What is Stretching?
Stretching is a form of exercise which a specific muscle or tendon is deliberately flexed or stretched in order to improve the muscle’s elasticity and achieve comfortable muscle tone. The result is a feeling of increased muscle control, flexibility and range of motion.
Why is Stretching Important?
You may think of stretching as something performed only by runners, gym-goers or sports people. But we all need to stretch in order to protect our mobility and independence. Stretching has to happen on a regular basis. It should be done daily.
Stretching keeps the muscles flexible, strong, and healthy, and we need that flexibility to maintain a range of motion in the joints. Without it, the muscles shorten and become tight. Then, when you call on the muscles for activity, they are weak and unable to extend all the way. That puts you at risk for joint pain, strains, and muscle damage.
For example, sitting in a chair all day may result in tight hamstrings (the back of the thigh). That can make it harder to extend your leg or straighten your knee all the way, which inhibits walking. Likewise, when tight muscles are suddenly called on for a strenuous activity that stretches them, such as running or playing a sport like tennis or soccer etc, they may become damaged from suddenly being stretched. Injured muscles may not be strong enough to support the joints, which can lead to joint injury.
Regular stretching keeps muscles long, lean, and flexible, and this means that exertion won’t put too much force on the muscle itself. Healthy muscles also help a person with balance problems to avoid falls.
Stretching also promotes healthy blood flow and fluid exchange. While you’re improving your flexibility, you’re also preparing your joints to move in their full range of motion, decreasing the risk of injury.
What Stretching Does
Eases Tightness: There’s a reason your fitness instructor takes you through some stretches when you’ve finished your workout. Vigorous exercise and activities that repetitively work the same muscle groups (like golf, cycling and tennis) can make muscles shorter and tighter and lead to aches and pains. Stretching helps minimize post-workout stiffness.
Promotes Circulation: Tense muscles get short-changed when it comes to the circulation of oxygen and essential nutrients. Just a few minutes of stretching each day helps your muscles get what they need to move efficiently.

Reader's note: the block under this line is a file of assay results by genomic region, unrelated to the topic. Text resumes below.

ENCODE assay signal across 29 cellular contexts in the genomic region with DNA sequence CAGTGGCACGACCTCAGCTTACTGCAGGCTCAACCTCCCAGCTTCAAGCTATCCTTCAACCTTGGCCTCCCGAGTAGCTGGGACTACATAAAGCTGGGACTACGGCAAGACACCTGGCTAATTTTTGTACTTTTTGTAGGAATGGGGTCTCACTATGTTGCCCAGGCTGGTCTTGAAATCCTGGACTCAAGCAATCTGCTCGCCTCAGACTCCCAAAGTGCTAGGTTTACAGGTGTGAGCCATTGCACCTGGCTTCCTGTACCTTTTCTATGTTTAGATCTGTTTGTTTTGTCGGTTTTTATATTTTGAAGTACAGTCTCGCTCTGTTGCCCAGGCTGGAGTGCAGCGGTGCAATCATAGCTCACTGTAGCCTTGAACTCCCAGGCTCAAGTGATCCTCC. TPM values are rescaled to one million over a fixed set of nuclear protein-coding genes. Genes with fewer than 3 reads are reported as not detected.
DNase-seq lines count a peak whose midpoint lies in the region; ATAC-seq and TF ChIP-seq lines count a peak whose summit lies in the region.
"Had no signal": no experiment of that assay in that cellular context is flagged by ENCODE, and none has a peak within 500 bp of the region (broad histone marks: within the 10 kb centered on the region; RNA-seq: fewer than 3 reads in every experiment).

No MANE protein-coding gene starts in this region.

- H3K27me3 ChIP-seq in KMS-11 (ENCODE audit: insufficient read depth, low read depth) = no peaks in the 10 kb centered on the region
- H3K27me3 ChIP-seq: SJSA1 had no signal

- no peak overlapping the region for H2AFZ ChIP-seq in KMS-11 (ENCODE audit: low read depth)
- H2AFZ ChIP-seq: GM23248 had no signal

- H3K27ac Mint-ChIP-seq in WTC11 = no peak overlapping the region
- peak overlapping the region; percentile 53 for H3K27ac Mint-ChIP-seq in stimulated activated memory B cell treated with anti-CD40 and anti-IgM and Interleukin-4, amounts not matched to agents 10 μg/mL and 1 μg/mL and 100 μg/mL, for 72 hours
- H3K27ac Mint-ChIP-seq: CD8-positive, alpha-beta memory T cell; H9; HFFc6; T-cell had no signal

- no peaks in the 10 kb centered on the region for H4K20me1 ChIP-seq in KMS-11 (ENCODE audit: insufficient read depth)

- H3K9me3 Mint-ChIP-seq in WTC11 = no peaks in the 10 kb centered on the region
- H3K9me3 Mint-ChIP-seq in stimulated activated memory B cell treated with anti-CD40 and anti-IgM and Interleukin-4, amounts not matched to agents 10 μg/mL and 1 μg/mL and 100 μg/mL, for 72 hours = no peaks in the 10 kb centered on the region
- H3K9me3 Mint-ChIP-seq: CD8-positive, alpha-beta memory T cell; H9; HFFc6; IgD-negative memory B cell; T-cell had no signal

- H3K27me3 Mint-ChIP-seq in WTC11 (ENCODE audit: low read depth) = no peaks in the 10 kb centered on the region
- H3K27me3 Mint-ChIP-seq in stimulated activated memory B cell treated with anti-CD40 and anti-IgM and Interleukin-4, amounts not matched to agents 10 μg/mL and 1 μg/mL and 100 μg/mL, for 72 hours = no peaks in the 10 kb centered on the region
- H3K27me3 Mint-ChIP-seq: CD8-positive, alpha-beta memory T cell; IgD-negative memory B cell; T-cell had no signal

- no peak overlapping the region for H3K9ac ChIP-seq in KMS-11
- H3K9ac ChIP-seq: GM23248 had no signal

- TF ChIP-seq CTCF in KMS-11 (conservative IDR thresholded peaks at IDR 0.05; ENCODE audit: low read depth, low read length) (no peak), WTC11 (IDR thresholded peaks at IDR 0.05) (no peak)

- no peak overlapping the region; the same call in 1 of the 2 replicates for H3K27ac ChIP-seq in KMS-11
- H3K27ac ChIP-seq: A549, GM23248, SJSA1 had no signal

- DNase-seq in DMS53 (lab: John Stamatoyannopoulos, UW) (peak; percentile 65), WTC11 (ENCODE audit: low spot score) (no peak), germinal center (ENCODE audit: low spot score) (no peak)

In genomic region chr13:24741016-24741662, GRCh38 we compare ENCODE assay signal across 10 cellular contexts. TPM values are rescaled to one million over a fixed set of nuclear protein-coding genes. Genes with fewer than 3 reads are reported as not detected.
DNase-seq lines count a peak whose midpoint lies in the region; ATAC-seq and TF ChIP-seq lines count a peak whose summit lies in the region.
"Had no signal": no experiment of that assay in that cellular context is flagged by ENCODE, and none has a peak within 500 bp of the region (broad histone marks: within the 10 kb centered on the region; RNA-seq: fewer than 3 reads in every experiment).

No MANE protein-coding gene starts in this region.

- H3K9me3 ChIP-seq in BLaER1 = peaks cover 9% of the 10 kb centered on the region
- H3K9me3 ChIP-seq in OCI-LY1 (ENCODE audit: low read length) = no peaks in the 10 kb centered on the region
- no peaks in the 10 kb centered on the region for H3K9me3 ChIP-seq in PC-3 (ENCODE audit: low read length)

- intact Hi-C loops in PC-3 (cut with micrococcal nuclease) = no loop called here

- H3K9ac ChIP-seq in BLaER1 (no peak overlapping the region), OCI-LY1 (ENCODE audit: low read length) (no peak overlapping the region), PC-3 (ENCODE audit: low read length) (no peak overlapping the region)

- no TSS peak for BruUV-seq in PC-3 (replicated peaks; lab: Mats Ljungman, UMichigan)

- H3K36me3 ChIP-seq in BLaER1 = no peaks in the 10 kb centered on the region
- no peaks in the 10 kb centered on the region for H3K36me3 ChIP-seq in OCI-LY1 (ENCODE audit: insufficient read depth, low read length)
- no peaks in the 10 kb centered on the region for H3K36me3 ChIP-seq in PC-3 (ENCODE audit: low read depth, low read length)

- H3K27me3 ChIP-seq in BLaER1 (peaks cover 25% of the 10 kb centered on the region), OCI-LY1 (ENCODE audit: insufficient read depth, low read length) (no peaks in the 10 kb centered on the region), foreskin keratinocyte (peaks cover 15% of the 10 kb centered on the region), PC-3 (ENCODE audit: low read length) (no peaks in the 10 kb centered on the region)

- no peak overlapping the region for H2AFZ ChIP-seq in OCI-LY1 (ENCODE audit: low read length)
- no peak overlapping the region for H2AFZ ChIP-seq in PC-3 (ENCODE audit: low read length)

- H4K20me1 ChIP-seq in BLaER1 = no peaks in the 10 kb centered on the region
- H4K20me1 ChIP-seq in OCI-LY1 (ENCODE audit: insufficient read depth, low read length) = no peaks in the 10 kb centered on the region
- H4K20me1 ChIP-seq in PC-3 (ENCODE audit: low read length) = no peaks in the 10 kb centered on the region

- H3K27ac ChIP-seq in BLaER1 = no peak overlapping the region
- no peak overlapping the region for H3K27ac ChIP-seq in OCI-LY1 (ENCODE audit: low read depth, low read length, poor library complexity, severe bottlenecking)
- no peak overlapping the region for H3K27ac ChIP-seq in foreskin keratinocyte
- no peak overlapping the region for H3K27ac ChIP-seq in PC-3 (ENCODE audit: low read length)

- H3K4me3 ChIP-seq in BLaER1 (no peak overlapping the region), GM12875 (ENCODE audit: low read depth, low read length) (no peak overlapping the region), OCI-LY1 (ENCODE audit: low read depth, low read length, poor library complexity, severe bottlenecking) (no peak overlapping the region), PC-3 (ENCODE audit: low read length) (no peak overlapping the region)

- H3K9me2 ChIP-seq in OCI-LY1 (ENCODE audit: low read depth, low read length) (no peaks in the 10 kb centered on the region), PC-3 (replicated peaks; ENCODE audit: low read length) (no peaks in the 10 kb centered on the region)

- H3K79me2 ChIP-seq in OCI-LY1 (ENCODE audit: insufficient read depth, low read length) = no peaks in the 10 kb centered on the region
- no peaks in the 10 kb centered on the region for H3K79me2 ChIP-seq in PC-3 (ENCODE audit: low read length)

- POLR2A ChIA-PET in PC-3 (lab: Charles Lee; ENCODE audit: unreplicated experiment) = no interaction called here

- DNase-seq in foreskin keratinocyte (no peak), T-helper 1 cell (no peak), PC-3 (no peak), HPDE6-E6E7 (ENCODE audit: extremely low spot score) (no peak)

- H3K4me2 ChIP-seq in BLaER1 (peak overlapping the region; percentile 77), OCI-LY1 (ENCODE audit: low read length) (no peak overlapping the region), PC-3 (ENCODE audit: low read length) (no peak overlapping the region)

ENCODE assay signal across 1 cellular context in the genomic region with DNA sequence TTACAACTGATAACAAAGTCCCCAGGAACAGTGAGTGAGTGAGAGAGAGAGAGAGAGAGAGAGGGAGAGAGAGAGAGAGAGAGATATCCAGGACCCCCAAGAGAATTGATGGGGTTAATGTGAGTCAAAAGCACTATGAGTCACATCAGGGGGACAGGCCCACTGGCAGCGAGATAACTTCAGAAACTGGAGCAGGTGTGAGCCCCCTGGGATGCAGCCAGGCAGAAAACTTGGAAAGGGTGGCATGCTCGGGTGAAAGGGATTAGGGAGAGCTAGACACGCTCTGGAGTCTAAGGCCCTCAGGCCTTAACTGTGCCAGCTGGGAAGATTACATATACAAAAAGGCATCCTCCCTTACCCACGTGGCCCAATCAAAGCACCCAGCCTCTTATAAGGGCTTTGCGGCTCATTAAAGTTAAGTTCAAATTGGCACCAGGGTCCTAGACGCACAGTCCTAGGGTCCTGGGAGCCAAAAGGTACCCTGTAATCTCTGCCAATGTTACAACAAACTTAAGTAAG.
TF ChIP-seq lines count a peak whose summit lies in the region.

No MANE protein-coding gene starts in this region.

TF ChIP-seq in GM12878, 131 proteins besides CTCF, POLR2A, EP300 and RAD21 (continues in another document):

May Help Prevent Injury: Flexible joints require less energy to execute a wider range of motion, which may mean that stretching regularly can help you perform bigger movements (like bending down to retrieve something you’ve dropped) with greater ease. As a result, you’ll be less likely to pull, strain or sprain a muscle.
Feels Good: A more flexible body is a more comfortable body. When your muscles are limber and your joints bend freely, you’re likely to feel better emotionally too, especially since the calm, relaxing aspects of the practice of stretching can help reduce the stress hormone cortisol.
Types of Stretching
There are several forms of stretching that can help you improve your flexibility. Choose movements that suit your lifestyle and help your body feel its best.
Dynamic Stretching: While many of us jump right into a cardio routine when we’re ready to exercise, you may get more out of your aerobic workout if you spend a couple of minutes doing some dynamic stretching first. These moving stretches, like arm circles or jumping jacks, activate your nervous system and raise your heart rate and body temperature, prepping you for an effective and comfortable workout.
Proprioceptive Neuromuscular Facilitation (PNF): This modality, which is a contraction of opposing muscles, usually involves stretching with another person—ideally a physical therapist or personal trainer—to provide resistance while you stretch. Some examples of PNF stretches include the Lying Hamstring (when your partner pushes your raised leg toward your chest as you lie flat on your back) and the Overhead Triceps (when your partner pulls your elbow, which is pointed toward the ceiling, slightly behind your head while your bicep is against your ear and your hand is against your upper back).
Static Stretching (Active-Isolated Stretching): This technique, which also involves contracting opposing muscles, requires you to hold each stretch from anywhere between five and 30 seconds, repeating each movement up to 10 times. This type of stretching can help minimize muscle soreness and improve range of motion after your workout.
Yoga: Hatha and restorative yoga involve holding static poses that promote stretching and extending various muscle groups. Practicing these movements can include supports, like a bolster, blanket or strap, helping your body relax as you breathe through each stretch.
How to Stretch Safely
It’s important to perform these movements gently. To avoid any pain or possible injury, follow these guidelines:
Prepare Your Body: Warm up your muscles before holding any static stretches by jogging in place or performing a few dynamic stretches. This helps circulate blood to your muscles, making them more limber and less prone to straining or pulling when you begin your stretches.
Know Your Limits: Whether you’re stretching at home, at work or in a fitness class, listen to your body and be mindful of how you feel as you move. You should never experience more than mild discomfort during a stretch. If you’re struggling or bouncing as you hold the stretch, you may be pushing yourself too far—ease back a bit. As your range of motion improves, slowly increase how far you bend or how far you reach.
Use Your Breath: Relax the muscle group you’re working on and breathe into the stretch, extending further with each exhalation, if possible. Keep this up throughout the stretch to help your body loosen up.
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